[T]he amazing thing is that it looks like Ups And c and d are in wildly different orbits: instead of being almost exactly in the same plane as expected, they are tilted relative to one another by 30°! The illustration on the right compared those orbits with those of planets in our own solar system, and you can see how weird this is.

[. . .]

In the case of Upsilon Andromedae, we have some culprits. The data hint that there may be a fourth planet orbiting the star. It’s not clear if it’s there or not, but if it has an elliptical orbit it could gravitationally affect the inner planets. There’s also the red dwarf star orbiting farther out. Far more massive than a planet, its gravity may have some effect on the system as well. It’s also certainly possible that there are other influences we haven’t seen or thought of yet. [Update: I just got off the phone with the team who did this research, and Rory Barnes told me that a strong possibility as well is that there were more planets in the system initially. They would have interacted via gravity, and affected each others’ orbits. A likely scenario is that a planet with about ten times the mass of Jupiter could have messed up the orbits of the other two, then been ejected out of the system. This is a common outcome when you have lots of massive objects in one system.

This has obvious implications for life, as noted at Wired Science.

When astronomers talk about the “habitable zone,” they mean the shell around a star where the temperatures are right for liquid water. Any closer, and oceans will boil. Any farther, and the planet will freeze. But this definition assumes that most planets have roughly circular orbits, like the Earth and most other planets in the solar system.

“What we know from studying exoplanets is that that is definitely not the rule,” said Rory Barnes of the University of Washington at the meeting of the American Astronomical Society in Miami. Many of the 454 exoplanets discovered to date have highly elliptical orbits, meaning the planets are not always the same distance from their parent star. Thanks to this uneven geometry, the planet spends more time closer to its star, which tends to make for warmer planets.

Adding another planet, especially a bullying Jupiter-sized planet, can mess with orbits and make a once-hospitable planet move in and out of the habitable zone over time. Using computer simulations of several hypothetical planetary systems, Barnes showed that a giant neighbor can pull an Earth-like planet’s orbit like a rubber band, shifting it from circular to elliptical and back to circular again in as little as a few thousand years.

Still, there is hope.

Barnes’ simulations predicted more-dire consequences for extrasolar planets near the edge of their habitable zones, though. If the planet is on the cooler edge of the habitable zone, it could go through cycles of freezing and thawing. If it’s on the warmer side, the temperature could fluctuate from comfy to boiling from one millennium to the next.

“The inner edge is much more dangerous,” Barnes said. All the water could boil off and be lost forever, or the warming planet could experience a “runaway greenhouse” effect and end up a scorched wasteland like Venus.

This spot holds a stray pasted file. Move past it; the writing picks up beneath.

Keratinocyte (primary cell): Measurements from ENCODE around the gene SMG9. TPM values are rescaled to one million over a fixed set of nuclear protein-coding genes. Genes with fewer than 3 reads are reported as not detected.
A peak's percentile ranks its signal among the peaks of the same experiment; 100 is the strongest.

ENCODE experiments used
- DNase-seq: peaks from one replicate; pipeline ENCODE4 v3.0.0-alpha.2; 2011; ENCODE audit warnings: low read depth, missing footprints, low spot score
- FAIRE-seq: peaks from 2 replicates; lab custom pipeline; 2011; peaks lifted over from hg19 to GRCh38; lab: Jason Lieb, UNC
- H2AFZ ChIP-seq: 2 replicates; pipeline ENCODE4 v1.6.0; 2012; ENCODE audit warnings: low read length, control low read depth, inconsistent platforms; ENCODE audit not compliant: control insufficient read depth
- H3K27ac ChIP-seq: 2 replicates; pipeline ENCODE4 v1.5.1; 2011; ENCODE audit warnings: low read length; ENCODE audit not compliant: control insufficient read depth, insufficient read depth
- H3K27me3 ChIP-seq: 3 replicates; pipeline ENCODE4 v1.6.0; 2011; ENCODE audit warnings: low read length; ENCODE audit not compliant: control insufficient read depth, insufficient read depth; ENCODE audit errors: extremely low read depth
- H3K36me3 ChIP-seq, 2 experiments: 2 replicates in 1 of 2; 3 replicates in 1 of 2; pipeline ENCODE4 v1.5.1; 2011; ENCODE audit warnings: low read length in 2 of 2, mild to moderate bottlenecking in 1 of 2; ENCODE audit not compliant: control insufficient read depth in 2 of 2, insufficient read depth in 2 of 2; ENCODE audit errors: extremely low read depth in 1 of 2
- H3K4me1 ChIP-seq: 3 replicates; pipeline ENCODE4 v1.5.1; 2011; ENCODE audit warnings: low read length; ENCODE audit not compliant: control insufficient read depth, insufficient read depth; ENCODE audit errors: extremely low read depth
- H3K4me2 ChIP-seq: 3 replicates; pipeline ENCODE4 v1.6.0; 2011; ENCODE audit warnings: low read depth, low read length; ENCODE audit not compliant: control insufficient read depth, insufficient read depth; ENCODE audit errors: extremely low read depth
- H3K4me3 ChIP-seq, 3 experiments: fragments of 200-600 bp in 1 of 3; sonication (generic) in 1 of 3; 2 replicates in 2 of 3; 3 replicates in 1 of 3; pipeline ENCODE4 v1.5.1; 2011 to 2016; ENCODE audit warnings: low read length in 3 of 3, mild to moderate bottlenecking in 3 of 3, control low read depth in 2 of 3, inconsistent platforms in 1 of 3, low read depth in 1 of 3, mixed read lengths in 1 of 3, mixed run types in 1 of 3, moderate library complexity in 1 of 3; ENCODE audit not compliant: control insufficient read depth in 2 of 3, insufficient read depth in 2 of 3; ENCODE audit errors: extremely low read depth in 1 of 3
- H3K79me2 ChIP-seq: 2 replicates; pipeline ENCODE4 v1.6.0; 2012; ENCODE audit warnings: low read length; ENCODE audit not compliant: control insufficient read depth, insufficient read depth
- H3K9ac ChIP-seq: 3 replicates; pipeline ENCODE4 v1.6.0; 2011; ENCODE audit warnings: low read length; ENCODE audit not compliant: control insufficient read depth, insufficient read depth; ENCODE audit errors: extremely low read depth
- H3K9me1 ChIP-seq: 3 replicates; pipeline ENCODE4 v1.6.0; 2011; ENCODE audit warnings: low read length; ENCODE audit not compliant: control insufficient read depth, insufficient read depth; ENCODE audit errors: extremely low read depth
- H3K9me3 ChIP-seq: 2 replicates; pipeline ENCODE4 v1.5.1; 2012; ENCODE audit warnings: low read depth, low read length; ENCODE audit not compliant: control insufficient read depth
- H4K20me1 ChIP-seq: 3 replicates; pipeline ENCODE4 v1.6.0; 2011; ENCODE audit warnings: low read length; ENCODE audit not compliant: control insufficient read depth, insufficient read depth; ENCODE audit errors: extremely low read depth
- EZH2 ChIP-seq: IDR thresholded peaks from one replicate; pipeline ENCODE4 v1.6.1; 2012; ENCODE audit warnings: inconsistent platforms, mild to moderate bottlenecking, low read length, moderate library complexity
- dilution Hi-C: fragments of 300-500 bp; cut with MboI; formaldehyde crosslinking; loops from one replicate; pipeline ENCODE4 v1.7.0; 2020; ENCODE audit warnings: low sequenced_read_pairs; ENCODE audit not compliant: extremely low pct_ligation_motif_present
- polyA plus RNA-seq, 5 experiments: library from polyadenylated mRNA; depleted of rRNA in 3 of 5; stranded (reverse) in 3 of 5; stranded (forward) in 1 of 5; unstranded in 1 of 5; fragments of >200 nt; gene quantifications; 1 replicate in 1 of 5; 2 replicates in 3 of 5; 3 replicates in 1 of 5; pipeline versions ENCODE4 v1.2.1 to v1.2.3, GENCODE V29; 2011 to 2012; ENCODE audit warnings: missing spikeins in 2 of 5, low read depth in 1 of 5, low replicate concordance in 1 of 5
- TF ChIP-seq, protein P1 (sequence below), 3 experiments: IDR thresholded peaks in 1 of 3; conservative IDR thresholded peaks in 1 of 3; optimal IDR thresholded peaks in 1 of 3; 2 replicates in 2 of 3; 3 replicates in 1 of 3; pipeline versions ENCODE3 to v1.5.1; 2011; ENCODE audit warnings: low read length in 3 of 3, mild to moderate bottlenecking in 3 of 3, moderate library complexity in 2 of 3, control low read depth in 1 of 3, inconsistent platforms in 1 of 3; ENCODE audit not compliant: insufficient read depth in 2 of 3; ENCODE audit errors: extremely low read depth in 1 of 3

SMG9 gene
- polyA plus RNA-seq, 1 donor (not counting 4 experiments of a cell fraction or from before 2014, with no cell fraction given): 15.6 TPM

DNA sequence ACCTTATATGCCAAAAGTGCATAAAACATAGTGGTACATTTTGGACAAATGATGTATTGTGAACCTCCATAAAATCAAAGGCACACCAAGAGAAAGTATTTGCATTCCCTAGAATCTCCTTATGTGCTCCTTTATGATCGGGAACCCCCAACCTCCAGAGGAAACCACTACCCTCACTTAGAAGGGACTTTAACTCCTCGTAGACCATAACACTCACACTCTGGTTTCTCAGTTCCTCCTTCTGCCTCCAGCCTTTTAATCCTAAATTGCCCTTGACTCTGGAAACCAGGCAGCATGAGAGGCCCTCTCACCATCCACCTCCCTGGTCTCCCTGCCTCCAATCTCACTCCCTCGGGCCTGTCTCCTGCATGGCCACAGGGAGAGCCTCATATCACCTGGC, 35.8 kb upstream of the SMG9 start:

But it’s not all bad news. Barnes suggests that some planets we might dismiss as snowballs could just be going through an eccentric phase.

“Our own Earth has gone through stages of glaciation — we call them snowball Earth phases — and we managed to pull out of it,” he said. “On a planet like that, on the outer edge, you will have reservoirs of life, and there will be habitats that will persist.”

Barnes is referring to the Snowball Earth theory, which suggests–apparently with good reason–that there have been periods of time when the Earth was locked into periods of tens of millions of years in which it has been completely glaicated. Science fiction writers have depicted life on worlds with similar if less extreme cycles, most notably Brian Aldiss in his Helliconia series, set on a planet with very long seasons, dipping from coldest winter to warmest spring over two thousand years.

Written by Randy McDonald

May 27, 2010 at 2:33 pm

[BLOG] Some Thursday links

  • Daniel Drezner wonders if, at a time when Europe is weakening, the United States can find partners and allies to take Europe’s place in emerging countries like India and Brazil.
  • Extraordinary Observation’s speculates that social engineering might change the ways American cities and city-dwellers operate, becoming more pro-bike for instance.
  • Geocurrents writes about Paraguay, suggesting that its apparent tolerance for corruption may have a lot to do with its participation in two deadly, very draining wars.
  • Global Sociology really doesn’t like the IMF, particularly what it sees as economic strategies which disproportionately hurt the poor and the middle classes.
  • Law 21’s Jordan Furlong warns that China may end up becoming hugely important as the outsourcing of legal work goes, with obvious implications for lawyers in North America and elsewhere.
  • Lawyers, Guns and Money’s communication of the reality that the Israeli-South African alliance under apartheid was so close that Israel was apparently willing to sell South Africa nuclear weapons doesn’t surprise me. The fact that Israel got away with such potentially catastrophic proliferation will threaten non-proliferation efforts, in the Middle East and elsewhere.
  • Noel Maurer is not impressed by German public opinion’s hostility to IMF bailouts of southern European Euro-using countries, since Germany will benefit.
  • Slap Upside the Head reports on the sad news that Canada is about to deport an asylum seeker, hoping that Canada wwill save him from persecution on the grounds of his sexual orientation.
  • Spacing Toronto’s Shawn Micallef mourns the recent death of Will Munro, a queer artist and community organizer who helped transform Toronto’s artistic community.
  • Zero Geography maps Internet usage by country. Romania and Ukraine turn out to have surprisingly low rates of Internet usage.